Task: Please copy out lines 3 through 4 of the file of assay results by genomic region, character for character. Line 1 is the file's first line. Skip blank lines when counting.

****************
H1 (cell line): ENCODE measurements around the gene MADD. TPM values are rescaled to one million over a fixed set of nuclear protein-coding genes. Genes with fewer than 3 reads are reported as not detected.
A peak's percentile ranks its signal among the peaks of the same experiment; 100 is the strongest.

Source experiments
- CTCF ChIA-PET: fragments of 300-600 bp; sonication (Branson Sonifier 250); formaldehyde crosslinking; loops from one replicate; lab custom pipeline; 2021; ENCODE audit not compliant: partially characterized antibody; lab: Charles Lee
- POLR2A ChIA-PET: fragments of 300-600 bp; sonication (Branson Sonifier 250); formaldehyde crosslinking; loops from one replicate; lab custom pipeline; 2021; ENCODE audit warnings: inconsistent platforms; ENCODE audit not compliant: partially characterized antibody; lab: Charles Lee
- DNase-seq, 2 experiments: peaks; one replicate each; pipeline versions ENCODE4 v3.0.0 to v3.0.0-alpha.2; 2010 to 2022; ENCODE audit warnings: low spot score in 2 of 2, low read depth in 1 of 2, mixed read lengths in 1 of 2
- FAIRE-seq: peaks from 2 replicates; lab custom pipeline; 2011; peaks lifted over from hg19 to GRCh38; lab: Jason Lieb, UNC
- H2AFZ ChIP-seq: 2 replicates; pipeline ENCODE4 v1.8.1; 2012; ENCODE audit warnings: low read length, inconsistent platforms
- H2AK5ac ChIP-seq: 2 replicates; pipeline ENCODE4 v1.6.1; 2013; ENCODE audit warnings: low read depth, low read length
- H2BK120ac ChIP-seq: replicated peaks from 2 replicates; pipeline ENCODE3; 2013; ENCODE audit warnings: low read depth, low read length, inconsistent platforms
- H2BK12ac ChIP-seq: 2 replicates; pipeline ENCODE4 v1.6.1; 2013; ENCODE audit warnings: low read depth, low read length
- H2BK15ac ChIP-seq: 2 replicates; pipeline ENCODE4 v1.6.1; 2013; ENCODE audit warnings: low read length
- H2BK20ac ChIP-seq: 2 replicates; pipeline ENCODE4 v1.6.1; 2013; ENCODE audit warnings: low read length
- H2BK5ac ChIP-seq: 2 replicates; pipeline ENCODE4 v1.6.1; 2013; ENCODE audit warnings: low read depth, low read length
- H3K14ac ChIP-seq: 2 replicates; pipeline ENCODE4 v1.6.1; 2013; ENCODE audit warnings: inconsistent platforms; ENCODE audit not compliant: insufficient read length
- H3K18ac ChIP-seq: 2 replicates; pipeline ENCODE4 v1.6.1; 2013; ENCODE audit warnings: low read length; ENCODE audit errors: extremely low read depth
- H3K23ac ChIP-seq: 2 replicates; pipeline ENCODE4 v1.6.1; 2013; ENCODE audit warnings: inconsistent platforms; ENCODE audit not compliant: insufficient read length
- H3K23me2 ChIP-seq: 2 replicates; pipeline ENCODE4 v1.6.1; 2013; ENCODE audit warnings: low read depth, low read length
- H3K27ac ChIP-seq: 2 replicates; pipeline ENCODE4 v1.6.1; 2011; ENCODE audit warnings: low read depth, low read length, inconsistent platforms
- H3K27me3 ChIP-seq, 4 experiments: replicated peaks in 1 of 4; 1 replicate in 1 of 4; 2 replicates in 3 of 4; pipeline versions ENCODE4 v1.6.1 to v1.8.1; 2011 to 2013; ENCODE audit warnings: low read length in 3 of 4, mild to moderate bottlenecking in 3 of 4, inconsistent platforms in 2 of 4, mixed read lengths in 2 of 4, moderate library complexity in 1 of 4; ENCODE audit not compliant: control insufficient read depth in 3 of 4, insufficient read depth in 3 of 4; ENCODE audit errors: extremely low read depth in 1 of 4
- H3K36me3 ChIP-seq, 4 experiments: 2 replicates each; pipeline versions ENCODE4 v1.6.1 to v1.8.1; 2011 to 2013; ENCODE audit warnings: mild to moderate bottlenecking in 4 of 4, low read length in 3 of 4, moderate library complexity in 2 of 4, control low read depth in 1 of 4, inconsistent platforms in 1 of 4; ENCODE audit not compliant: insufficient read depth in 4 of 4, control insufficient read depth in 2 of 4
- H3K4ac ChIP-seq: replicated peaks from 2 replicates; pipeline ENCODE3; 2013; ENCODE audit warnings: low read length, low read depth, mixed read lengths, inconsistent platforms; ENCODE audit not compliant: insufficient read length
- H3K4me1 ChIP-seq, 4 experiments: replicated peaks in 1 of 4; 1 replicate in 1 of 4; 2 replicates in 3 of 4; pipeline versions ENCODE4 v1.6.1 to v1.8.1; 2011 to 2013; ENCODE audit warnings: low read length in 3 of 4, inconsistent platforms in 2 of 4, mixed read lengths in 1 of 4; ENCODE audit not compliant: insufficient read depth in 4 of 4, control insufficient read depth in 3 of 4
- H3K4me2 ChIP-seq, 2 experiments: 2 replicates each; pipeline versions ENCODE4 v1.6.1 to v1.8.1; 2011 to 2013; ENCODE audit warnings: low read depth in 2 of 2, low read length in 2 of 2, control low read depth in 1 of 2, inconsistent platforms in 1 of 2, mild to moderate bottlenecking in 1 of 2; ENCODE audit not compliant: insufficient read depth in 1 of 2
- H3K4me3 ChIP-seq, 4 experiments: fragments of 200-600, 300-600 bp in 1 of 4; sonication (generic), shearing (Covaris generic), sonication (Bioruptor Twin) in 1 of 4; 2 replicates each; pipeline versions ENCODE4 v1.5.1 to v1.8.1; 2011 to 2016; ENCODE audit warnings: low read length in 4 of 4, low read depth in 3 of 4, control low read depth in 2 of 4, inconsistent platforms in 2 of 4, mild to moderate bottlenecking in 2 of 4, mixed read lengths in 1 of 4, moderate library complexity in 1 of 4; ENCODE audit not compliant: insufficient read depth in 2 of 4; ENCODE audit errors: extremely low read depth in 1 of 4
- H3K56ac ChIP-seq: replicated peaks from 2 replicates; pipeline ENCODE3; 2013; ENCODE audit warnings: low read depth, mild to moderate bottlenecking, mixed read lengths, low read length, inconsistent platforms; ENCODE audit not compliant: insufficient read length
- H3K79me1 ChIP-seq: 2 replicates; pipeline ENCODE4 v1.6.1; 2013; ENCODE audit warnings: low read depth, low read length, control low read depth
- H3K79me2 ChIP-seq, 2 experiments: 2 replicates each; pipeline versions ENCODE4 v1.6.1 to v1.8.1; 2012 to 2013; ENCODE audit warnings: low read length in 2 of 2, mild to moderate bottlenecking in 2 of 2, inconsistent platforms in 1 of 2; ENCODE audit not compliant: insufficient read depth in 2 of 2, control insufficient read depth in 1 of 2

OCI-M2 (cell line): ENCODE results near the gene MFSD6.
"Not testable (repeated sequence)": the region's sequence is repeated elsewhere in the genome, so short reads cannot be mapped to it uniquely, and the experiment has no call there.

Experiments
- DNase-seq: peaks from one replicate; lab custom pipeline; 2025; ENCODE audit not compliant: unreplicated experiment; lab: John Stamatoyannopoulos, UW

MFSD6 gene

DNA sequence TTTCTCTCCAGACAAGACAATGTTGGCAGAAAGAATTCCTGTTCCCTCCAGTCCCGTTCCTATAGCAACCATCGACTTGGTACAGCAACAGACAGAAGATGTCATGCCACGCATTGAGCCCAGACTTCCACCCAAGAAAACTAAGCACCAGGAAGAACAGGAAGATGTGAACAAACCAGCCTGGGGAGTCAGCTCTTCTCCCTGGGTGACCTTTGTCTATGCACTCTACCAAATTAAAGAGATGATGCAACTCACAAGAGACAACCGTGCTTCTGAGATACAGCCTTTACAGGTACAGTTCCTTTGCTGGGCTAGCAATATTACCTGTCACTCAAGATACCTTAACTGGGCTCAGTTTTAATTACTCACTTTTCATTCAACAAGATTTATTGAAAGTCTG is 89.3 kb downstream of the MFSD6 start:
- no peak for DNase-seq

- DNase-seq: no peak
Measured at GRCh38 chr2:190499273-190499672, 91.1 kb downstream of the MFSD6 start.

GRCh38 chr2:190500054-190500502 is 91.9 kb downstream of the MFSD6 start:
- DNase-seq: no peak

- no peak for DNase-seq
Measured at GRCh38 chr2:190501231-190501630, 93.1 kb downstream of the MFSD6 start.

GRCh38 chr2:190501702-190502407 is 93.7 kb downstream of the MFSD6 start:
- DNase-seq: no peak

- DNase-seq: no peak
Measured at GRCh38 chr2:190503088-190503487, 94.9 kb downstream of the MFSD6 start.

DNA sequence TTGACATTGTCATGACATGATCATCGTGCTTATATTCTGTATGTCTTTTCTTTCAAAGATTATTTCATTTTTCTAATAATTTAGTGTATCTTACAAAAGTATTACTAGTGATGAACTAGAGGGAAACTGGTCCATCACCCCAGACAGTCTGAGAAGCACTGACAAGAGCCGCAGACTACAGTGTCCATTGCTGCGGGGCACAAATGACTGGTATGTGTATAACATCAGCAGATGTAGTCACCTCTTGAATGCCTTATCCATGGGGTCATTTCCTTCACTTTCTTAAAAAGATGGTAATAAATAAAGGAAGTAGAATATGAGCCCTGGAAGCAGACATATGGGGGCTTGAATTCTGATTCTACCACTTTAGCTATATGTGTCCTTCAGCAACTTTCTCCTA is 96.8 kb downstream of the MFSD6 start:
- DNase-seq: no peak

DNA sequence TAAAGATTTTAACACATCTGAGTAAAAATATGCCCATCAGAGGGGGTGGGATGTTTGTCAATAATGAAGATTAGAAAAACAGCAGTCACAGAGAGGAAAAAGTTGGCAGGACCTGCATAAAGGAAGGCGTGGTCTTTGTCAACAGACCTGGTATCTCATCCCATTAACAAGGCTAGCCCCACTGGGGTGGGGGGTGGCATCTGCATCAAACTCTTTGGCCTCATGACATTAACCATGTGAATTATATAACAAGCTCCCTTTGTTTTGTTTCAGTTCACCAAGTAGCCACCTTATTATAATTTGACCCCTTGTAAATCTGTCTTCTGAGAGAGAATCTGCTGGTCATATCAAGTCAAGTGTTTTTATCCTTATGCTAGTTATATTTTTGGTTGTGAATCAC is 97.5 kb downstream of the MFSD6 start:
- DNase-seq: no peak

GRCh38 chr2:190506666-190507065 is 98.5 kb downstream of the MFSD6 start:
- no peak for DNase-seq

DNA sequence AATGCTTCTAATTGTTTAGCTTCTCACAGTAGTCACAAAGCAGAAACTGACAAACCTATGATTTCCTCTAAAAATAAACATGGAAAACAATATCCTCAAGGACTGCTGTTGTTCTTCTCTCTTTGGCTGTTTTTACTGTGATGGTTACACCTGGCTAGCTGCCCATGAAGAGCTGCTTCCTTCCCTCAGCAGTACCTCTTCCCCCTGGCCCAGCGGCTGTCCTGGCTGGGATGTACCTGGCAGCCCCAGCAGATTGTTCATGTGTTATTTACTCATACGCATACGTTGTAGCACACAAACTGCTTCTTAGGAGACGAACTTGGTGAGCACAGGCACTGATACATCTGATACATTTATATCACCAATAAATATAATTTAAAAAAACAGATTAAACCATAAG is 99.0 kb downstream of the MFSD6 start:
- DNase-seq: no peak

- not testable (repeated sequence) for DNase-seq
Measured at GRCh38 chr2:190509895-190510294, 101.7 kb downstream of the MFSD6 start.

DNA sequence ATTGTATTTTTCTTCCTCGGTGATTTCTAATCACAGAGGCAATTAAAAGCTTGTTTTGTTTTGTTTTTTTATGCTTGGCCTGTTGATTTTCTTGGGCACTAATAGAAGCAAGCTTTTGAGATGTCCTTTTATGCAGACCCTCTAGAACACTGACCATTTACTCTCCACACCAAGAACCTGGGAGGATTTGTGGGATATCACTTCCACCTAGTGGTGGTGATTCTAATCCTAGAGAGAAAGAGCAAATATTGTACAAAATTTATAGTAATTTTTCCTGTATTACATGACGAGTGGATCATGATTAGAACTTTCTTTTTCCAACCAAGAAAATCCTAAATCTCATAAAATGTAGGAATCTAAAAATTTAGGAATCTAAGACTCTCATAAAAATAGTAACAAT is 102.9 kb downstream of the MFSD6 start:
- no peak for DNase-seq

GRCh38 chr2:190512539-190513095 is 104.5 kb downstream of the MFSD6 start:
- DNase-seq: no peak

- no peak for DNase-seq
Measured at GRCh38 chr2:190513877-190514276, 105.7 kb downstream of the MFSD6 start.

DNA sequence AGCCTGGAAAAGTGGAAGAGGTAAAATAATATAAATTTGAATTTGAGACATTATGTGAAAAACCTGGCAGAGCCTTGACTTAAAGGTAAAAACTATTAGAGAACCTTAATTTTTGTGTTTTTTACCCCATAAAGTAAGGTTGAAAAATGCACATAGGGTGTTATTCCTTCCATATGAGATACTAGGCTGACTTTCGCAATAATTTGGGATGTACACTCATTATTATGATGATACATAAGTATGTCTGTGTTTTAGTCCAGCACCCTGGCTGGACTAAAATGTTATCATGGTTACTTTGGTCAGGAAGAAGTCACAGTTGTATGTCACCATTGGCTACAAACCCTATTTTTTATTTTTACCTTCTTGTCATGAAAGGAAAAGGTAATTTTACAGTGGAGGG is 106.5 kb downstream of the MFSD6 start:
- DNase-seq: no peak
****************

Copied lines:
Source experiments
- CTCF ChIA-PET: fragments of 300-600 bp; sonication (Branson Sonifier 250); formaldehyde crosslinking; loops from one replicate; lab custom pipeline; 2021; ENCODE audit not compliant: partially characterized antibody; lab: Charles Lee